“Another particular touring point is making sure you keep a well-gigged instrument clean. You wouldn’t believe the damage sweat can do to a guitar if left in a case after a show for a few months, not to mention the acrid stench! Corrosion on the frets, pickups and hardware can discolour the wood, and in bad cases corrode the electrics. Keeping an instrument clean and dry is a must after playing a show.”

5. One at a time

Ryan Taylor of Deadmill Guitars, who also techs for top bands such as Foals, gives this advice for making sure your Strat vibrato doesn’t throw your tuning out when performing live. 

“Here’s my advice on modifying and adjusting tremolo systems. I get frustrated with that common criticism ‘tremolos always put my guitar out of tune so I’ll only play hard-tails.’

“Here’s the how-to: tune a string, then use the trem. Continue until the string stays in tune after vigorous ‘trem-ing’. Then move on to the next string; repeat; then check back in on string one and so on. Once the guitar is in tune and remains unaffected by the tremolo action, using the trem will actually return your guitar to pitch when it wanders instead of being problematic.”

Selecting the right plectrum can bring more to your playing than you may realise

Selecting the right plectrum can bring more to your playing than you may realise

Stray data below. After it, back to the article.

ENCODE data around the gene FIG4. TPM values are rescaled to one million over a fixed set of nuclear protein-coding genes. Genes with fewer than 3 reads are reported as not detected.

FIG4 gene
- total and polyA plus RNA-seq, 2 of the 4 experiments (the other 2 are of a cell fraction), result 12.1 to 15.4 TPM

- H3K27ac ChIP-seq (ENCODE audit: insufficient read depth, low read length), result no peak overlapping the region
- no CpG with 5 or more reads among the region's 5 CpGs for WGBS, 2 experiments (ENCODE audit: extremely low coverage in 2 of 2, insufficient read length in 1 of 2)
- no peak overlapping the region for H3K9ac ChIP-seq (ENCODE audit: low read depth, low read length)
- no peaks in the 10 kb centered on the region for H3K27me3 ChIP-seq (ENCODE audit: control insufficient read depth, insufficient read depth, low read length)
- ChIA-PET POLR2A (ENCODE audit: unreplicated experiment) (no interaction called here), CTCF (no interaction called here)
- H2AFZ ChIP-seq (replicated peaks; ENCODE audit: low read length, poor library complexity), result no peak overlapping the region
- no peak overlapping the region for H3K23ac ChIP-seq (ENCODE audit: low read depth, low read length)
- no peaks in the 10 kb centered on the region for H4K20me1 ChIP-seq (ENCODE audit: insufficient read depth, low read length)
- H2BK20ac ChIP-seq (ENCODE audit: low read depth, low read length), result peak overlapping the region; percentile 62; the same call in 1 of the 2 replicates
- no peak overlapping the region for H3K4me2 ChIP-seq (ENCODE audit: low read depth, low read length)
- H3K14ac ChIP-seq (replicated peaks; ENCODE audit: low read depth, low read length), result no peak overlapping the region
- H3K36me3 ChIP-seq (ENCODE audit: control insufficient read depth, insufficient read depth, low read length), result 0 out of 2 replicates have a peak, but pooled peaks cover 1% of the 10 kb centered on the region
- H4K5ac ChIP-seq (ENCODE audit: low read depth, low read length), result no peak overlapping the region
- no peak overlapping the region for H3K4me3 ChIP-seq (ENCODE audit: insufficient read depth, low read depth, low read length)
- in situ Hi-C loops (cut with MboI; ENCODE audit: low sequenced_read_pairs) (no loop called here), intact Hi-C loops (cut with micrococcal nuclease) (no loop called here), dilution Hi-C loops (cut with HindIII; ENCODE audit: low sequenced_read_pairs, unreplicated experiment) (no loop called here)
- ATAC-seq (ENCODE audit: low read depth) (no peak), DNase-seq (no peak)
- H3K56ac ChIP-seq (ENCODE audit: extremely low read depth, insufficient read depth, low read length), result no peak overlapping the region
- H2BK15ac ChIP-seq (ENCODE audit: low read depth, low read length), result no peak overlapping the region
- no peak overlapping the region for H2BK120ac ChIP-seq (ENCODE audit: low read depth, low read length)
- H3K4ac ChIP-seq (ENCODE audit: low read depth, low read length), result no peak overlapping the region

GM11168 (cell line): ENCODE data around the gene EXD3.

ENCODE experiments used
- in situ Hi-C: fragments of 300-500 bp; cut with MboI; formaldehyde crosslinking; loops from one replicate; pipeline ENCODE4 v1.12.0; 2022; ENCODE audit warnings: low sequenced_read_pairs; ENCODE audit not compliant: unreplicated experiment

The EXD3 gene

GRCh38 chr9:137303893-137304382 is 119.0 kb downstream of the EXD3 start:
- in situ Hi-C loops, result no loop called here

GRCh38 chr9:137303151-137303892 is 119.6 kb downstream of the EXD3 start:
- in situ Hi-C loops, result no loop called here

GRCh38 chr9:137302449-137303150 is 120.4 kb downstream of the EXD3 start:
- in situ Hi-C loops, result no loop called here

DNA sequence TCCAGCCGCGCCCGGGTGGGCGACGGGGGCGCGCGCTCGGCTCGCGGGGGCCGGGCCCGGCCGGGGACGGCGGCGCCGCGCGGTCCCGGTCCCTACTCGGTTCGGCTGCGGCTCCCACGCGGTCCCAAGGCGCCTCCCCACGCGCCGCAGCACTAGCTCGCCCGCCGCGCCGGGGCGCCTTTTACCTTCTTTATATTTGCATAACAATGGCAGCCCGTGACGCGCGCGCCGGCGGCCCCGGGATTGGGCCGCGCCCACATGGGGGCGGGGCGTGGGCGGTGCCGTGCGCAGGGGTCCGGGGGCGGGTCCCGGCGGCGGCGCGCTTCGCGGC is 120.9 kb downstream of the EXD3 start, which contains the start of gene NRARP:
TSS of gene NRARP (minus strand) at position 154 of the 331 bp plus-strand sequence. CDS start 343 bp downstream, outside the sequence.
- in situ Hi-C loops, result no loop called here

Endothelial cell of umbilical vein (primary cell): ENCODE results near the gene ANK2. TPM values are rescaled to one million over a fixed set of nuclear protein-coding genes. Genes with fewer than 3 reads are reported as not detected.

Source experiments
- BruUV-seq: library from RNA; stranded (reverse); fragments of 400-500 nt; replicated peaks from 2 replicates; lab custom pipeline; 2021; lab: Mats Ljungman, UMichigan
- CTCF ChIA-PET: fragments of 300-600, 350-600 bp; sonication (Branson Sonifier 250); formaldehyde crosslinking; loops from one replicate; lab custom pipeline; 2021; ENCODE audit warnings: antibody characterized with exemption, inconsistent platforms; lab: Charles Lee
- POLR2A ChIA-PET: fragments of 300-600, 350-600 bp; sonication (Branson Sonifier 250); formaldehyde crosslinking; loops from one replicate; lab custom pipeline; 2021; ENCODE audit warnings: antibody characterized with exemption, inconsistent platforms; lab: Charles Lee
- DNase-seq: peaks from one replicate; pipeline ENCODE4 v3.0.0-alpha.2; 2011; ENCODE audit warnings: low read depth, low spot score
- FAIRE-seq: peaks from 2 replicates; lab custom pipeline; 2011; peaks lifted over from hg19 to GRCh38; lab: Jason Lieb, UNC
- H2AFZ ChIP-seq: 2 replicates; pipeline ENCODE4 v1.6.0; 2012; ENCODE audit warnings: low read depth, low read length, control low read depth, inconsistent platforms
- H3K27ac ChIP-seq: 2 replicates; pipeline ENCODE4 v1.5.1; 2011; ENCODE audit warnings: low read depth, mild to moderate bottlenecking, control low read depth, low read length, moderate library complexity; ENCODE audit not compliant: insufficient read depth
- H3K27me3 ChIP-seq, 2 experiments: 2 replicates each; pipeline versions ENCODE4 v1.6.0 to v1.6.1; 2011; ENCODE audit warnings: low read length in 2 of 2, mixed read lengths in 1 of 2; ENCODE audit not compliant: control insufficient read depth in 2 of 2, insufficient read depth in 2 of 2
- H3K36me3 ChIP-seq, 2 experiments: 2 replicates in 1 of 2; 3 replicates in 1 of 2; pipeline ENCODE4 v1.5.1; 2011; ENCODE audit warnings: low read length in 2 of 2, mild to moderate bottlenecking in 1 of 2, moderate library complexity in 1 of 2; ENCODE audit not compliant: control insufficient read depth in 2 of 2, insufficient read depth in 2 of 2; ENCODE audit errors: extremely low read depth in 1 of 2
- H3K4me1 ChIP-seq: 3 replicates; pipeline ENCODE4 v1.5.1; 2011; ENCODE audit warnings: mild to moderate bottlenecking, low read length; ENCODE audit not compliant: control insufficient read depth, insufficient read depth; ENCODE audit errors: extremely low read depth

6. Consider upgraded hardware

Simon Law, who techs for guitar luminaries such as Robben Ford, recommends considering a hardware upgrade for your off-the-shelf Fender if you want incremental improvements in tone and functionality next time you hit the stage. 

Makers like CTS, Alpha and Emerson make some amazing tone pot replacements for not a huge amount of money

Simon Law

“Most ‘off-the-shelf’ guitars are fitted with fairly low budget hardware; even the most expensive custom shop guitars can be improved in this department. Fender-type guitars are usually fitted with bridges that are made from all sorts of alloys and metals. These can always be upgraded to far superior items made by such people as Callaham.

“These are a fairly straightforward swap, and so long as you match the saddle alignment and height, and so on - you shouldn’t have to adjust too much - the tonal improvement can be from moderate to huge depending on what was fitted before. Both sustain tone and volume increases are made.”

7. Upgrade your electronics

“All electric guitars are fitted with various pots - short for potentiometers - switches and sockets,” continues Simon Law. “Some of these can be okay, but many affordable electrics are fitted with relatively modest-quality volume pots, sockets and switches. A better-quality pot can give a better ‘sweep’ from one end of its range to the other and a better tone.

“Most single-coil pickups guitars are fitted with 250k pots; this value is chosen for its tonal response to the pickups themselves. If these measure less than 250k, then the guitar can become dark and dull sounding. If they measure more, then they can be bright and shrill. So ideally their actual value needs to be as close to the 250k as possible.

“The same goes for the 500k pots fitted to humbucker-equipped guitars. Makers like CTS, Alpha and Emerson make some amazing replacements for not a huge amount of money, and they really are worth every penny.

“For me, the best sockets are made by Switchcraft. Switchcraft also makes the best Gibson-styled switches - while, for Fender type guitars, I’d recommend getting a US-made CRL switch. All these can be fitted relatively easily by anyone with a soldering iron and a little patience - just take some pictures and copy the wiring like for like.”